It’s Friday. I have the day off work. I still have to do some daily “housekeeping” tasks for work, but it’s not that big of a deal, because it doesn’t require that I pay attention at all. Just start a program at 6:30 a.m. and wait for it to finish a few hours later. I should probably fix it so that it kicks off by itself.
I’ll do that later today.
Yesterday was get-it-all-done-before-the-snow-flies day. We’re supposed to get a bunch of snow and rain today, which could get messy. It’s not the kind of weather you want to be driving in, so I won’t. My spouse and I spent yesterday afternoon and evening doing our last-minute shopping, and we got just about everything done. So, that’s good.
It wiped me out, but it was good. Now I just have a bunch of stuff to wrap. And that’s fine. Because I have three days to get that done — a big improvement over past years, when we couldn’t get ourselves in gear before the very last minute.
All that last-minute shopping of years gone by just boggles my mind. How did we do it? Chaotically and crabbily, as a matter of fact. And it pushed me to my limits, year after year. But Ye Olde attentional problems and executive function issues kept me/us from getting ahead of the game and preparing in a timely manner. We always needed the stress of last-minute pressure to put us over the finish line, and it took a toll, year after year.
Of course, that’s just how things were, so we never thought to do things differently. And it took a toll. Good grief, when I think about all the drama and yelling and frustration… and how my spouse and I just took that for granted… I’m glad things are different now.
Part of it is that we’ve both gotten older and more tired, so we don’t have the energy for all that whoop-de-doop. Who has the energy for squabbling? What does it accomplish, other than sharpening our sense of being “ON”?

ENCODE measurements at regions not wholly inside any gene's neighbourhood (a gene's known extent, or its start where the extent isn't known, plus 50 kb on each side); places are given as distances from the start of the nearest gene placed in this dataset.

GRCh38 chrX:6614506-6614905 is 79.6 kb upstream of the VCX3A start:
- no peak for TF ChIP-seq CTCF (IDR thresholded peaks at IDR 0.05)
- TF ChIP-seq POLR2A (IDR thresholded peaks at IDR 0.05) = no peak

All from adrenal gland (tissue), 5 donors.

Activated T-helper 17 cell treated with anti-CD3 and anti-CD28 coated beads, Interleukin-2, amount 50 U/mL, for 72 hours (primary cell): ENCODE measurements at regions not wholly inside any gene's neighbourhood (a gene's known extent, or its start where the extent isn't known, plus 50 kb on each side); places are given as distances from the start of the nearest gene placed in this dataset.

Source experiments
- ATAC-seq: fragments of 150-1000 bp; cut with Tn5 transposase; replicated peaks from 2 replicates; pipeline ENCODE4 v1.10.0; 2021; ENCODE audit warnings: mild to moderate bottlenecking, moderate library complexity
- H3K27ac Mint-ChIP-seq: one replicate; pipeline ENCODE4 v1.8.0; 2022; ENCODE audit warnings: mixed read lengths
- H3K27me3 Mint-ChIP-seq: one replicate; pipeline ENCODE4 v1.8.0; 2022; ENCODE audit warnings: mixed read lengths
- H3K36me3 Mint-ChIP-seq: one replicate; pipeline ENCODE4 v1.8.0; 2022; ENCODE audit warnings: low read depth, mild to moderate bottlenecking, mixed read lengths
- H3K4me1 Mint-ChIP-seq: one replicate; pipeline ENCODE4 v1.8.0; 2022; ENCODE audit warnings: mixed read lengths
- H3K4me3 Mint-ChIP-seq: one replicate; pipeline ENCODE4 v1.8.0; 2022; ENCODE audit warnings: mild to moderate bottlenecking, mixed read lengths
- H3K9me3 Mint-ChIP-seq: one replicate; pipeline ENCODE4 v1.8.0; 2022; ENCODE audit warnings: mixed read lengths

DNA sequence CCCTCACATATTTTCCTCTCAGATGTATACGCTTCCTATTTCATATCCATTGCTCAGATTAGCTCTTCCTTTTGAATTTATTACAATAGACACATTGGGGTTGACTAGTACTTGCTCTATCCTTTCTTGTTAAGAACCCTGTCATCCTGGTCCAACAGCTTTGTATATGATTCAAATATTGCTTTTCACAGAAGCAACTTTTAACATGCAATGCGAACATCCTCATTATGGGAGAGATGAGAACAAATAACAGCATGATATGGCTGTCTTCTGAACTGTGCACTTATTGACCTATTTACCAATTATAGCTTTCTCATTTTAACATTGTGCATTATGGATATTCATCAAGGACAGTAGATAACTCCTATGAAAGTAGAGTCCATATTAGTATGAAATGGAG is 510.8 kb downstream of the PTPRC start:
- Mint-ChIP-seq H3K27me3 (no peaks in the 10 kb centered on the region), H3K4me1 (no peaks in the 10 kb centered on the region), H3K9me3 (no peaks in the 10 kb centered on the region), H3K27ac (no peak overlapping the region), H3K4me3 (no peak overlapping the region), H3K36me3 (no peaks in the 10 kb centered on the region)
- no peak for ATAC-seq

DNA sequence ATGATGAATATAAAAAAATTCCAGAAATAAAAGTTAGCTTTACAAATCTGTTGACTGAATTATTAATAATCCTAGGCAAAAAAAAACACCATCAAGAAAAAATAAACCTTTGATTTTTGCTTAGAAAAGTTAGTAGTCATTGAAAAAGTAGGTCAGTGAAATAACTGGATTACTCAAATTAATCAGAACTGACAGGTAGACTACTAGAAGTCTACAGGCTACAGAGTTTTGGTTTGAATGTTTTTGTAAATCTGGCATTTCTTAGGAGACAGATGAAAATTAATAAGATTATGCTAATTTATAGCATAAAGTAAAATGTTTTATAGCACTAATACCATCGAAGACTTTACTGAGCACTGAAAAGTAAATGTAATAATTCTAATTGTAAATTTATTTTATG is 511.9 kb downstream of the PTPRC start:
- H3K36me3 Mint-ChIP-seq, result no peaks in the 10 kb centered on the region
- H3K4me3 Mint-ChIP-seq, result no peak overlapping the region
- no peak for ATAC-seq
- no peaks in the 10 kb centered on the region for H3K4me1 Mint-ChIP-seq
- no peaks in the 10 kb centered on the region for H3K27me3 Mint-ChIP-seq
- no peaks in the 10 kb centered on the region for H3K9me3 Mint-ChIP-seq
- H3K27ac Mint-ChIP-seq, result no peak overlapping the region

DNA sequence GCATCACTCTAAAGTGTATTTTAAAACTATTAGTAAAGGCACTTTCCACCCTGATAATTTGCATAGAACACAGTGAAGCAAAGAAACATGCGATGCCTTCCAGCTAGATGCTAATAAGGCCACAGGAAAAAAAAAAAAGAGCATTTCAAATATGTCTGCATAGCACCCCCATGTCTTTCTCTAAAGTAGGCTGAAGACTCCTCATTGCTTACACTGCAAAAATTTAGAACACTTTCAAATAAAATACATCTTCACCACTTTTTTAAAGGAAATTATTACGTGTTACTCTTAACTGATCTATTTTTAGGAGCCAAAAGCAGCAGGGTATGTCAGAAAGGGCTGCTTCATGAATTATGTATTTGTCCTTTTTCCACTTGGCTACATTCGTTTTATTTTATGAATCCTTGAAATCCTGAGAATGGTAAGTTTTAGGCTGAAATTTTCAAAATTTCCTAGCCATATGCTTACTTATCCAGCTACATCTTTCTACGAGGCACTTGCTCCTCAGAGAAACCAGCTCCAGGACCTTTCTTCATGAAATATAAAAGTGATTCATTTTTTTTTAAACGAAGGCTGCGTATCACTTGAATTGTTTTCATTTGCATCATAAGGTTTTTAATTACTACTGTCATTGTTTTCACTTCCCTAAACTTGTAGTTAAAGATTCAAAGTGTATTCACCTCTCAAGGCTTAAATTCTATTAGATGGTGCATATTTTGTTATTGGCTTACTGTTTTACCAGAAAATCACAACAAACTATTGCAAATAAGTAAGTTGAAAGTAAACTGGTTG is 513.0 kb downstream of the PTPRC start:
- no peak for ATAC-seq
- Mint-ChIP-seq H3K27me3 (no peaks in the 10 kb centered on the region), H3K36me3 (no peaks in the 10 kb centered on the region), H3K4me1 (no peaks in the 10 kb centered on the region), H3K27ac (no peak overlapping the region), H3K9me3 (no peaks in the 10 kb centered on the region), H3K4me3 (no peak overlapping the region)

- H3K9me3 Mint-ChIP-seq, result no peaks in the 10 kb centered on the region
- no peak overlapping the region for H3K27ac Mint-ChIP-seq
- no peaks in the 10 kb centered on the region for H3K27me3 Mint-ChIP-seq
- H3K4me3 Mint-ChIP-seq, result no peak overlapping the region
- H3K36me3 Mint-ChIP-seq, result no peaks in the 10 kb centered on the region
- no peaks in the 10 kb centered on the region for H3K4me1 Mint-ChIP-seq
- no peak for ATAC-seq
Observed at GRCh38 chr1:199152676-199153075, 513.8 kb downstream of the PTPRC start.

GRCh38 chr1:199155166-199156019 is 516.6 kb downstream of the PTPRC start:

Come to think of it, that was a huge draw for us. Getting all worked up over things was a great way to perk up the old tonic arousal and get the brain to think it’s awake. That “pump” from the drama literally made me feel like I was alive again… a better state of mind than the steady level of dullness that came after my concussion(s). So, getting all “drama’ed out” was a way for me to wake myself up and get myself feeling normal again.
That’s not a small thing. It’s a critical thing. It was central to my Sense-Of-Self, and while it did make me pretty tedious to deal with during the holidays, it nevertheless played a role in making me feel like myself again.
But eventually that got old. And I learned new ways to perk myself up. Like getting regular exercise, first thing in the morning. Like getting the crap food out of my system. Like finding things that really made me feel great and focusing on them… not the things that made me feel terrible and perked me up as a result.
It’s an ongoing process, of course, and I’m not perfect. I still have my moments. Heaven knows. But things are a heck of a lot better this year, than they’ve been in past years.
I’ve made some great progress, this morning. I spent the last three hours going through my stand-up files and clearing them out, then dumping a whole bunch of old materials from my filing cabinets, and re-sorting the contents, so that the old stuff I am done with, is in a drawer far from view. I have a 4-drawer corner filing cabinet where I store all my old stuff, and I went through and cleared out a ton of old crap that was about 10 years old.